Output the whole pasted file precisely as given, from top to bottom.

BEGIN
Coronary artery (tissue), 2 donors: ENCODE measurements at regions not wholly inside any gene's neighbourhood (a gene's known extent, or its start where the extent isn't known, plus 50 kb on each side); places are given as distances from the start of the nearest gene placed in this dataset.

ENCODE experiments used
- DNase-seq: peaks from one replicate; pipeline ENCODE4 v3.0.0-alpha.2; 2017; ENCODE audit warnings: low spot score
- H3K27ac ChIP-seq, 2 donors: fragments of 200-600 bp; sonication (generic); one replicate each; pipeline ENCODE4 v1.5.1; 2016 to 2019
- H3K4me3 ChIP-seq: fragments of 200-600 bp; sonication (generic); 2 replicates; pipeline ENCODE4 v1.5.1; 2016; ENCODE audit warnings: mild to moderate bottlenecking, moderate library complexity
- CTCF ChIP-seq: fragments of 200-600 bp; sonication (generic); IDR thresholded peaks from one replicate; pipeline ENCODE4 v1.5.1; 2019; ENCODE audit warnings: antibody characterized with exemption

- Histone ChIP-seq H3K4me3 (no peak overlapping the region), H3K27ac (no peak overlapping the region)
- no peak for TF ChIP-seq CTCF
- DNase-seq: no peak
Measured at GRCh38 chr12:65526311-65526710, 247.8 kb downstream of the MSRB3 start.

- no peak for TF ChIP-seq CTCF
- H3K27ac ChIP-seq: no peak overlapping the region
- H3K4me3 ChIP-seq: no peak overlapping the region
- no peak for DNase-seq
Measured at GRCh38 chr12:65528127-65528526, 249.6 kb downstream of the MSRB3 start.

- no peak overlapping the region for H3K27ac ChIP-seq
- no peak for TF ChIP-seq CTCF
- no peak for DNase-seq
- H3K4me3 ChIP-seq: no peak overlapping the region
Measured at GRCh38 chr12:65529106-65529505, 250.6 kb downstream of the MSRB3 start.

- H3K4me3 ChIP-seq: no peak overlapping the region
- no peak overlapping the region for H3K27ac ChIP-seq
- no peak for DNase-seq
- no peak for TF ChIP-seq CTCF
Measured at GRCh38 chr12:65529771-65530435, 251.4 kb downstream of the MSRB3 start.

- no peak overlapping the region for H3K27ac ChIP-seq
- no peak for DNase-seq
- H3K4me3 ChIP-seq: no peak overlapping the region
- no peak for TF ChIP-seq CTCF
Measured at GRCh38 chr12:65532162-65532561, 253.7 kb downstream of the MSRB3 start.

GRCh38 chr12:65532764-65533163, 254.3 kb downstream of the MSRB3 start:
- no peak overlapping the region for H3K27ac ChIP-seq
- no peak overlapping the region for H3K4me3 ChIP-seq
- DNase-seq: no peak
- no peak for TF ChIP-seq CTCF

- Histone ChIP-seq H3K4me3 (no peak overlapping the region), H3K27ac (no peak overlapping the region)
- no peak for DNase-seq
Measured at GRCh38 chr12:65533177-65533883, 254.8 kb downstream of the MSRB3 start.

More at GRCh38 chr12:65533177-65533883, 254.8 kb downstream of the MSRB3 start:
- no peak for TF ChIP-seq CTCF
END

Coronary artery (tissue), 2 donors: ENCODE measurements at regions not wholly inside any gene's neighbourhood (a gene's known extent, or its start where the extent isn't known, plus 50 kb on each side); places are given as distances from the start of the nearest gene placed in this dataset.

ENCODE experiments used
- DNase-seq: peaks from one replicate; pipeline ENCODE4 v3.0.0-alpha.2; 2017; ENCODE audit warnings: low spot score
- H3K27ac ChIP-seq, 2 donors: fragments of 200-600 bp; sonication (generic); one replicate each; pipeline ENCODE4 v1.5.1; 2016 to 2019
- H3K4me3 ChIP-seq: fragments of 200-600 bp; sonication (generic); 2 replicates; pipeline ENCODE4 v1.5.1; 2016; ENCODE audit warnings: mild to moderate bottlenecking, moderate library complexity
- CTCF ChIP-seq: fragments of 200-600 bp; sonication (generic); IDR thresholded peaks from one replicate; pipeline ENCODE4 v1.5.1; 2019; ENCODE audit warnings: antibody characterized with exemption

- Histone ChIP-seq H3K4me3 (no peak overlapping the region), H3K27ac (no peak overlapping the region)
- no peak for TF ChIP-seq CTCF
- DNase-seq: no peak
Measured at GRCh38 chr12:65526311-65526710, 247.8 kb downstream of the MSRB3 start.

- no peak for TF ChIP-seq CTCF
- H3K27ac ChIP-seq: no peak overlapping the region
- H3K4me3 ChIP-seq: no peak overlapping the region
- no peak for DNase-seq
Measured at GRCh38 chr12:65528127-65528526, 249.6 kb downstream of the MSRB3 start.

- no peak overlapping the region for H3K27ac ChIP-seq
- no peak for TF ChIP-seq CTCF
- no peak for DNase-seq
- H3K4me3 ChIP-seq: no peak overlapping the region
Measured at GRCh38 chr12:65529106-65529505, 250.6 kb downstream of the MSRB3 start.

- H3K4me3 ChIP-seq: no peak overlapping the region
- no peak overlapping the region for H3K27ac ChIP-seq
- no peak for DNase-seq
- no peak for TF ChIP-seq CTCF
Measured at GRCh38 chr12:65529771-65530435, 251.4 kb downstream of the MSRB3 start.

- no peak overlapping the region for H3K27ac ChIP-seq
- no peak for DNase-seq
- H3K4me3 ChIP-seq: no peak overlapping the region
- no peak for TF ChIP-seq CTCF
Measured at GRCh38 chr12:65532162-65532561, 253.7 kb downstream of the MSRB3 start.

GRCh38 chr12:65532764-65533163, 254.3 kb downstream of the MSRB3 start:
- no peak overlapping the region for H3K27ac ChIP-seq
- no peak overlapping the region for H3K4me3 ChIP-seq
- DNase-seq: no peak
- no peak for TF ChIP-seq CTCF

- Histone ChIP-seq H3K4me3 (no peak overlapping the region), H3K27ac (no peak overlapping the region)
- no peak for DNase-seq
Measured at GRCh38 chr12:65533177-65533883, 254.8 kb downstream of the MSRB3 start.

More at GRCh38 chr12:65533177-65533883, 254.8 kb downstream of the MSRB3 start:
- no peak for TF ChIP-seq CTCF